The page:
Path: ICPP > ICPP 1980 > List of Countries --> Federal Republic of Germany (West Germany)
Kenneth Janda
Political Parties: A Cross-National Survey
New York: The Free Press, 1980: pp. 362-363
The Party System in 1950-1956 and 1957-1962
(Text as published in 1980 citation above)

Following defeat in World War II, Germany was divided into occupational zones, each under control of one of the four major Allied powers. The city of Berlin, which was located in the Soviet zone, was also divided into four corresponding administrative districts. By 1949, the American, British, and French zones became organized into the Federal Republic of Germany, commonly called West Germany. The sovereignty of the new nation was restricted, however, by the former Western occupation powers in matters concerning defense, a final peace negotiation, and the governance of Berlin still under Allied control.

Elections held in 1949 were contested by numerous parties, with the Christian Democrats and Social Democrats each winning nearly one third of the seats. Konrad Adenauer of the Christian Democrats became chancellor in a coalition government with the Free Democrats and the German Party. The next elections in 1953 saw a reduction in the number of parties, which benefited the Christian Democrats, who won a bare majority of seats. Nevertheless, Chancellor Adenauer chose to continue with a coalition government, while the Social Democrats remained as the major opposition.

The second half of our time period begins in 1957, when the next elections were held. The number of parties in competition decreased once more, with the Christian Democrats again benefiting. Adenauer's new government excluded the Free Democrats the third strongest party and his coalition partner since 1949 and included only the German Party, which was the smallest of the four parties in the Bundestag. At the subsequent 1961 elections, the trend toward party consolidation continued, leaving only the Christian Democrats, Social Democrats, and Free Democrats represented in the Bundestag. But, this time, the Christian Democrats fell short of a majority in the chamber, and Adenauer had to return to the Free Democrats as a coalition partner in order to continue as chancellor, thus remaining in that office throughout our entire time period.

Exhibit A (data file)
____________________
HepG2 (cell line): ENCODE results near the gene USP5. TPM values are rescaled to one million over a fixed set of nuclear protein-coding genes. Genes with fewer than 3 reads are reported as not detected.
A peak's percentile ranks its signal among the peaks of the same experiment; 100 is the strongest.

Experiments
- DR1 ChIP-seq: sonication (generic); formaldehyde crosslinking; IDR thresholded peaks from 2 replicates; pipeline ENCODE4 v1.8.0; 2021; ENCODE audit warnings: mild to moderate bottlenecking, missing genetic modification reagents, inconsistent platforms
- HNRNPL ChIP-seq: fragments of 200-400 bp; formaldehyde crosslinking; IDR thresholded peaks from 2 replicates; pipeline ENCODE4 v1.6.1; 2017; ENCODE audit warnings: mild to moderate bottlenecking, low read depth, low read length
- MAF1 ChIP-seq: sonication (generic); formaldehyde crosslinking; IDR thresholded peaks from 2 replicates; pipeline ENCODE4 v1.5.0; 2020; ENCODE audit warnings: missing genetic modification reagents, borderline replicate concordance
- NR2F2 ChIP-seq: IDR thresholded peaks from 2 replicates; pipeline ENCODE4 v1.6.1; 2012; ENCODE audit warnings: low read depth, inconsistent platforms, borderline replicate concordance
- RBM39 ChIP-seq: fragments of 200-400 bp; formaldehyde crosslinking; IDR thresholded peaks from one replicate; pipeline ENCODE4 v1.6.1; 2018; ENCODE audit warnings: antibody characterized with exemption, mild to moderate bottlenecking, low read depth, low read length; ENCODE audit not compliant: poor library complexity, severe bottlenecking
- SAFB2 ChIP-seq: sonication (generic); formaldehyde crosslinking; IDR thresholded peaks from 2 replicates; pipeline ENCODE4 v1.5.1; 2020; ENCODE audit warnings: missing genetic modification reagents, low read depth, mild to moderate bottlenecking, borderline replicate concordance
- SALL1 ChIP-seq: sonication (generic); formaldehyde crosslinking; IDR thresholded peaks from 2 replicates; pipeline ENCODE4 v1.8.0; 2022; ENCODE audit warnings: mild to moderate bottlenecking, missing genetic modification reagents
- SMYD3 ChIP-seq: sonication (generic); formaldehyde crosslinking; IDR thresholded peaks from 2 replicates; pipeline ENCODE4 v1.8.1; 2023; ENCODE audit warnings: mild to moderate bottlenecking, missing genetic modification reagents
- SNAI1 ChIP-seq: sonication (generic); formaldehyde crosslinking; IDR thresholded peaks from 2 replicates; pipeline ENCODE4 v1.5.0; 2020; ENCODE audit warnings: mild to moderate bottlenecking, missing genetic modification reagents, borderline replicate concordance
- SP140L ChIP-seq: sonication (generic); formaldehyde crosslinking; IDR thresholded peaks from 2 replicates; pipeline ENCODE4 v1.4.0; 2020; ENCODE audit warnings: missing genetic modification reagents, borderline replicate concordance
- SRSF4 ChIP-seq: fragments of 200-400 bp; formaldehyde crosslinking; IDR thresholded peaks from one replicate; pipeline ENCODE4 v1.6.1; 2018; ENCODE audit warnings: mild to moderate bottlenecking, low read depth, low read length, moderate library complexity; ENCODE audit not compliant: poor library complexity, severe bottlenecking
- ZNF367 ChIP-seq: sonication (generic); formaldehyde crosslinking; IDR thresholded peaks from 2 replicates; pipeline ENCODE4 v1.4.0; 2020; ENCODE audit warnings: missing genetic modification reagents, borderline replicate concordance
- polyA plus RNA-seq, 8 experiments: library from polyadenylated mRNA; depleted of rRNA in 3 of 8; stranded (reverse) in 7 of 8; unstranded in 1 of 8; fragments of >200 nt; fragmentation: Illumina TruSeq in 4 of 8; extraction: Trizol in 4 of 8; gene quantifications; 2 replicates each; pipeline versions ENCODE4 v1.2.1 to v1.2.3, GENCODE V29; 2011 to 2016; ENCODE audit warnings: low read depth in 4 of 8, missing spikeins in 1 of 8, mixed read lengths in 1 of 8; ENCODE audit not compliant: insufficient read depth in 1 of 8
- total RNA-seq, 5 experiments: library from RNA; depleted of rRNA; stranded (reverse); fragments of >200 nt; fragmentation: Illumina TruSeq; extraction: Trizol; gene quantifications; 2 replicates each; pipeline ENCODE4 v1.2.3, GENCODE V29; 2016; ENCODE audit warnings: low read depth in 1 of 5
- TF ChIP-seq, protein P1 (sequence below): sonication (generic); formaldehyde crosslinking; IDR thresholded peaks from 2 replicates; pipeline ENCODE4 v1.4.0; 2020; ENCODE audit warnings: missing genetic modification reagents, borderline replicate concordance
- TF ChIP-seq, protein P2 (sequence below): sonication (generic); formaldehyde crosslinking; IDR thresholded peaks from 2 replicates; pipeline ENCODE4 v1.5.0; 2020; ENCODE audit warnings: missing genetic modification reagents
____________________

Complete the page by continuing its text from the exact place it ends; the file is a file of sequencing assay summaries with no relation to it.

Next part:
Continuity and Change since 1962

The graph illustrates the basic stability of the party system in the Federal Republic of Germany. Our three original parties have continued to divide almost all parliamentary seats among themselves and no new parties qualified for study.

Original Parties, Continuing

121 Christian Democratic Union. The CDU, conjunction with its Bavarian affiliate, the Christian Social Union, continued to govern after Adenauer's retirement in 1963 in coalition with the Free Democrats with Ludwig Erhard as chancellor. When the FDP withdrew from the coalition in 1966, Erhard resigned and Kurt Keisinger formed a "grand coalition" government with the CDU's traditional opponents, the Social Democrats.

122 Social Democratic Party. After moderating its socialist program in 1959, the SPD steadily increased its legislative representation until it was able to form its own coalition government with the FDP in 1969 under Willy Brandt as chancellor. The coalition held together through elections in 1972, through Brandt's resignation is chancellor and the succession of Helmut Schmidt, and through the close elections of 1976.

123 Free Democratic Party. By far the smallest of the three parties, the Free Democrats have come to be frequent partners in coalition governments led by the CDU and even the SPD, despite the FDP's conservative position on economics.


Party politics in West Germany has settled into a pattern of close competition between the two major parties with the Free Democrats holding the balance of power, but a potential source of instability exists in the relationship between the CDU and the Bavarian-based CSU. The CSU tends to be more conservative than the CDU and has acted more independently in recent years, even terminating its parliamentary alliance with the CDU for a month in 1976. Should the CSU begin functioning as a regional party outside its traditional alliance, the German party system will be thrown out of its current equilibrium.

[For party politics in Germany since 1962, go to the essay by Kimberly A. Allan]

1. Our study of party politics in West Germany is based on a file of 2,125 pages from 45 documents, all of which are in English (see Table 1.3). The bibliographic search and indexing of material for the file was done by Stephen A. Smith. William Goodman used the file to code the West German parties on the variables in the ICPP conceptual framework. Robert Rich stimulated some revisions of codes for the Social Democratic Party. Derek Urwin was our consultant.